The mining data site Hashrate Index has published a report reflecting the state of the Bitcoin mining industry throughout 2022.
The analysis examines the sharp drop in mining profitability in 2022 compared to 2021 amid falling Bitcoin prices and a rising hash rate.
The hardest-hit bear market
for him report Posted on Wednesday, the Bitcoin hash price reached an all-time low of $55.94/PH/day in November last year. Hashprice is a dollar-denominated measure of miners’ revenue for each unit of hash power used.
The 2022 annual average hash price was $123.88/PH/day, a sharp drop from the average of $314.61/PH/day in 2021. The sharp drop was largely driven by the start of the Bitcoin bear market, but also by an average 16% increase in energy costs across the United States in 2022.
“35 states have average industrial electricity rates lower than the current S19 Pro breakeven electricity price of $92 per MWh,” the report explains.
Rising energy costs also caused the cost of hosting services to skyrocket. While a “reasonable contract” may have offered prices of $0.05-$0.06/kWh before 2022, it is now “not uncommon” to see rates around $0.08-0.09/kWh. “Anything below $0.075/kWh is considered theft given market conditions,” the report continued.
Meanwhile, trading in ASICs, the specialized machines used to efficiently mine Bitcoin, has plummeted. PCs across all new, mid, and old generations saw their performance drop by more than 80%, causing the premium for the S19 XP to rise throughout the year.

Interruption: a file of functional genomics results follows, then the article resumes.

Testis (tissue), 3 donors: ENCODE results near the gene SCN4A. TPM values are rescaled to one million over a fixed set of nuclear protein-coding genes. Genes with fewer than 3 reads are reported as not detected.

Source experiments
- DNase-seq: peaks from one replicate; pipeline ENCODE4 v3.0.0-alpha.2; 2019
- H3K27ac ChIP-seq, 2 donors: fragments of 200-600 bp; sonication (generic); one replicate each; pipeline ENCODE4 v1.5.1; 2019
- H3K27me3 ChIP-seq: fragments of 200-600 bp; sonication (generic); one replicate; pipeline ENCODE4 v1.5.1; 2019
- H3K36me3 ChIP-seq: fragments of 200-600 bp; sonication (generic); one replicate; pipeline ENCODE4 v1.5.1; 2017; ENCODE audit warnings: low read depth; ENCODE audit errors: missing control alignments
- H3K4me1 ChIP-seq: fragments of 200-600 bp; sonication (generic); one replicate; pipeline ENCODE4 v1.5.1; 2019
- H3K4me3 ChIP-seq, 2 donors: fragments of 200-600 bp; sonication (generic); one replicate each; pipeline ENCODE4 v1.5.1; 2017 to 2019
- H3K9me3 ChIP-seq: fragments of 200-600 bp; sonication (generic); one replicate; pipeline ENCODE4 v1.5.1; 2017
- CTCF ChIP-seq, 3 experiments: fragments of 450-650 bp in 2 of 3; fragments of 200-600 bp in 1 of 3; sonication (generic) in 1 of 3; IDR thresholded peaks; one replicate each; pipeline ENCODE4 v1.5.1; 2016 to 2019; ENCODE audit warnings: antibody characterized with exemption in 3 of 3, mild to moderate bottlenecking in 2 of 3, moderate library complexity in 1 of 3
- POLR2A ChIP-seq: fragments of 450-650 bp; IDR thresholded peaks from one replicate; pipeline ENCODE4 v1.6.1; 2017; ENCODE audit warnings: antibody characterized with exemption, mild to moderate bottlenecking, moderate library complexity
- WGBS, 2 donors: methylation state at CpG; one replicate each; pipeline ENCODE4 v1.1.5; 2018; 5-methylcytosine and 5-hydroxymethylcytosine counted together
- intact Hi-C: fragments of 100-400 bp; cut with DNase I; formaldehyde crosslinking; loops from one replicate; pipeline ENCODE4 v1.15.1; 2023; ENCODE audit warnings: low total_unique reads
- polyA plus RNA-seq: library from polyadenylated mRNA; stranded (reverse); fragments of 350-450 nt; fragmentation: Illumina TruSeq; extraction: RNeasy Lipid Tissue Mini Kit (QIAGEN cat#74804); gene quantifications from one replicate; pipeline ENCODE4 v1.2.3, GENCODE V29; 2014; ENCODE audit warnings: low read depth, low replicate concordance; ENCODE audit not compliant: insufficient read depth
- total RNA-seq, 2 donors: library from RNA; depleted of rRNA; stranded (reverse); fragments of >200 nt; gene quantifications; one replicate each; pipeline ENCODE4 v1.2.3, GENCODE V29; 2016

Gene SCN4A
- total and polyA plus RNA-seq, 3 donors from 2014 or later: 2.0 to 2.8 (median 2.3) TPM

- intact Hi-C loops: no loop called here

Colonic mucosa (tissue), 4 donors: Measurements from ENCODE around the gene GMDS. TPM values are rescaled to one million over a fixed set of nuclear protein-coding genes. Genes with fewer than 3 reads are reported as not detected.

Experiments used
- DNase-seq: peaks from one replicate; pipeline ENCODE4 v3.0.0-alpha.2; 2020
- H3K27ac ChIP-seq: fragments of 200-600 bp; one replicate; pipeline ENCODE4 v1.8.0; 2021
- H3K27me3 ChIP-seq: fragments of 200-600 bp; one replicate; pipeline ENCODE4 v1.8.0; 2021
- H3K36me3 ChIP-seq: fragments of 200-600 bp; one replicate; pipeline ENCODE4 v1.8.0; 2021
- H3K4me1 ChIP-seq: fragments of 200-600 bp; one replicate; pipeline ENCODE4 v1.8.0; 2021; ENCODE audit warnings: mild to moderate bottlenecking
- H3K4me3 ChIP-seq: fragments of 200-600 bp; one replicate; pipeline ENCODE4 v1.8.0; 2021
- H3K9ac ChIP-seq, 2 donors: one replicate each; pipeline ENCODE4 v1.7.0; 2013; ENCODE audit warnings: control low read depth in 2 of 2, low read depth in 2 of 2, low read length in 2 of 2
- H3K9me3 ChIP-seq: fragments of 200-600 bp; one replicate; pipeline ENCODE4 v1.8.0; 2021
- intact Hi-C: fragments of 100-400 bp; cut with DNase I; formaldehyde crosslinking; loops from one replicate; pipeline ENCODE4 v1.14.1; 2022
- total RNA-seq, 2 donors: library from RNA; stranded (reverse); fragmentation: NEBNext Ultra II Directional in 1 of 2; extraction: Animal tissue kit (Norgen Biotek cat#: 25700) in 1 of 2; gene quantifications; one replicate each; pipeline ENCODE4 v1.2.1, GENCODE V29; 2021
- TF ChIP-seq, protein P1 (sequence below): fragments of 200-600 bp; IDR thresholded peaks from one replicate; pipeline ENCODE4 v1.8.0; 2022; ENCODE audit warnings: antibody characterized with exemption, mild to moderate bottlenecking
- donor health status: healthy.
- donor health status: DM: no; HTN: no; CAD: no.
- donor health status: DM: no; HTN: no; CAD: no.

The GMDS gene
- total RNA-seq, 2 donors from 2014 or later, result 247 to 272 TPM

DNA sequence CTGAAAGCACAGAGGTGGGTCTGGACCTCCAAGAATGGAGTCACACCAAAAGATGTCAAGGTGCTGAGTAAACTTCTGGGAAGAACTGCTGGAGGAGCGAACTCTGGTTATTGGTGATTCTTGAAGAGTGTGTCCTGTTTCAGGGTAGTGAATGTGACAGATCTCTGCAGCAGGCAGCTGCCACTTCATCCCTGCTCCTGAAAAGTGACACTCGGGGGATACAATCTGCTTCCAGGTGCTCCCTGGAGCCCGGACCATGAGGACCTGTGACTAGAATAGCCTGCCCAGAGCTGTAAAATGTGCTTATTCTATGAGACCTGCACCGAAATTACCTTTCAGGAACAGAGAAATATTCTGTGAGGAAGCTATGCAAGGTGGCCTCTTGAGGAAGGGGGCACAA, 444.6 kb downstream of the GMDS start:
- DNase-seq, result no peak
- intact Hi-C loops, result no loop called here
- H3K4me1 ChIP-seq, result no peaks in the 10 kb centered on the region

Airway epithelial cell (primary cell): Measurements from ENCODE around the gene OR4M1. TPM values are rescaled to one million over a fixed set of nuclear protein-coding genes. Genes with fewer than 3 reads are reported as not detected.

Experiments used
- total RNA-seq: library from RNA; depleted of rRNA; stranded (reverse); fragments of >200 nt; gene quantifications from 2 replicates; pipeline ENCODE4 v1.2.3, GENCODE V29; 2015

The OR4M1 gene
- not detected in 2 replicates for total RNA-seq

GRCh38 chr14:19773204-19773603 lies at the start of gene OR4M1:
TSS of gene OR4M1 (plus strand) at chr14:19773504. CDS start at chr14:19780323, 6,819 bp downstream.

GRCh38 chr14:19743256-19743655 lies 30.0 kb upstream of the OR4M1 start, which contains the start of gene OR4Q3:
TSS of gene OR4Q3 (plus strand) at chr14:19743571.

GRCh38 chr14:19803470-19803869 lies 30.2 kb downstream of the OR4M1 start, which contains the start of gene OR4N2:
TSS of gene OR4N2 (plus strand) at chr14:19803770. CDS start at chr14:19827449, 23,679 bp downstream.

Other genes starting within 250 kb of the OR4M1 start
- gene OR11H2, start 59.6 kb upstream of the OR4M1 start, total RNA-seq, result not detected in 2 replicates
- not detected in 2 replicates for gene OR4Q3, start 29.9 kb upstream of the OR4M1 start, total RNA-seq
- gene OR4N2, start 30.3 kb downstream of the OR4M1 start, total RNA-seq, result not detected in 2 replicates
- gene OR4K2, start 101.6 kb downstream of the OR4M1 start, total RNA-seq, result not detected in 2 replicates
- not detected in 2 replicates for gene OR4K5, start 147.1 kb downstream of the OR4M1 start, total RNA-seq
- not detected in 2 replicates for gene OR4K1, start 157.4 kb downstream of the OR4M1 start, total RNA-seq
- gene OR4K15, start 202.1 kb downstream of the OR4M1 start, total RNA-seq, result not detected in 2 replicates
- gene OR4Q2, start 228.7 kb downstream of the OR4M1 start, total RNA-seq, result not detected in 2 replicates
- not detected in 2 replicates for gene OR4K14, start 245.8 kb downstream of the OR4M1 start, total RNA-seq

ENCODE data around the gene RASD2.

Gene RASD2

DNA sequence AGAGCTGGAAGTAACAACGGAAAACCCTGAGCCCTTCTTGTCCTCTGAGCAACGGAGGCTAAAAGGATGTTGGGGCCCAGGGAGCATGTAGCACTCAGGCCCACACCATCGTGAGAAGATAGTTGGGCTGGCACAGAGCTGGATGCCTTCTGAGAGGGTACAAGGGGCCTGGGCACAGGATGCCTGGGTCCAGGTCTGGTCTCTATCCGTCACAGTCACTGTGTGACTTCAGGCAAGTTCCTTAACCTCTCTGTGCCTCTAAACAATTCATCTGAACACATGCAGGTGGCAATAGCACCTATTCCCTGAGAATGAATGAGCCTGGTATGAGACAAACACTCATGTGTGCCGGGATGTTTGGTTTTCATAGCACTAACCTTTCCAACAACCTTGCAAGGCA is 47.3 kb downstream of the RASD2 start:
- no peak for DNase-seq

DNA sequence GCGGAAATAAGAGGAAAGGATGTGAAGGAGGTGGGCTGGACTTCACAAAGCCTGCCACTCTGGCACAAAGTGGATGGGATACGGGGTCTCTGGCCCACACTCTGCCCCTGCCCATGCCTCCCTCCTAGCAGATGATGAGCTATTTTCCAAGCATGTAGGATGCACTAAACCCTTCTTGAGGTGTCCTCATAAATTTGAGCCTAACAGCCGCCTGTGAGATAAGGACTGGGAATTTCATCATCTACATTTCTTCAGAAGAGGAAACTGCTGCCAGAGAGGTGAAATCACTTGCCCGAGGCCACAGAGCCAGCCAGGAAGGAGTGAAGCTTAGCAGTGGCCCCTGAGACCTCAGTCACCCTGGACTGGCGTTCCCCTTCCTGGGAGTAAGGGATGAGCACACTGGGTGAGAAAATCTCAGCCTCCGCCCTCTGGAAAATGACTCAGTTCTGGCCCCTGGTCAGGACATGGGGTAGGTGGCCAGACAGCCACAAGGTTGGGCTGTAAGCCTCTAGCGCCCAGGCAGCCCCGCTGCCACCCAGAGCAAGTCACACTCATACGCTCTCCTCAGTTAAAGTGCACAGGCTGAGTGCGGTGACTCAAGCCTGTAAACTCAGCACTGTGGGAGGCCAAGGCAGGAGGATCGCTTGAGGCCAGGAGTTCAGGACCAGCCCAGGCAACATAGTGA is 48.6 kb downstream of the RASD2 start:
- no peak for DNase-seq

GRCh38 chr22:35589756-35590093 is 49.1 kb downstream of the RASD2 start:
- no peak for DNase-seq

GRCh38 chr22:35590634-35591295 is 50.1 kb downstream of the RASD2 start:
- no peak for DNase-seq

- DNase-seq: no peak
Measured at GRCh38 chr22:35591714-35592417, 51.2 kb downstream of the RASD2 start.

Public miners suffer
Public Bitcoin miners have suffered heavy losses in this environment, with most pure Bitcoin mining stocks plunging more than 90% by 2022. One of the world’s largest miners, Core Scientific (CORZ), fell 99%. % as worrying rumors about the company’s solvency mounted. , culminating in an official bankruptcy filing towards the end of the year.
The second-worst-performing mining stock was Greenidge Generation (GREE), which fell 98% as it struggled to pay off high-interest debt collateralized with its own ASIC machines.
Other miners like Iris Energy also suffered under the weight of such loans, and Iris was forced to slash its mining capacity to pay its debt to NYDIG in November.
Public miners were incentivized to expand as quickly as possible during the 2021 bull market, causing them to further expand their hashrate dominance from 14% to 19% over private miners.
In 2022, the overall Bitcoin hashrate increased another 41%. This was also largely driven by public miners, who increased their cumulative hash rate by 59% versus a 19% increase among their private counterparts.
Finally, 2022 marked a year in which Bitcoin mining became “the only proof-of-work game in town.” Its only major rival, Ethereum, changed its consensus mechanism to proof-of-stake in mid-September, thus killing the Ethereum mining industry with an upgrade.
Despite Ethereum’s three and a half months without proof of work, miners on the network still produced almost as much revenue as Bitcoin miners last year ($8.87 billion vs. $9.55 billion). Today, Ethereum miners have been replaced by stake validators, who produce new ETH at a price much slower rate than the miners before the merger.
“Bookmaker revenue is a shadow of mining revenue,” the report states.
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This post A difficult year for public miners
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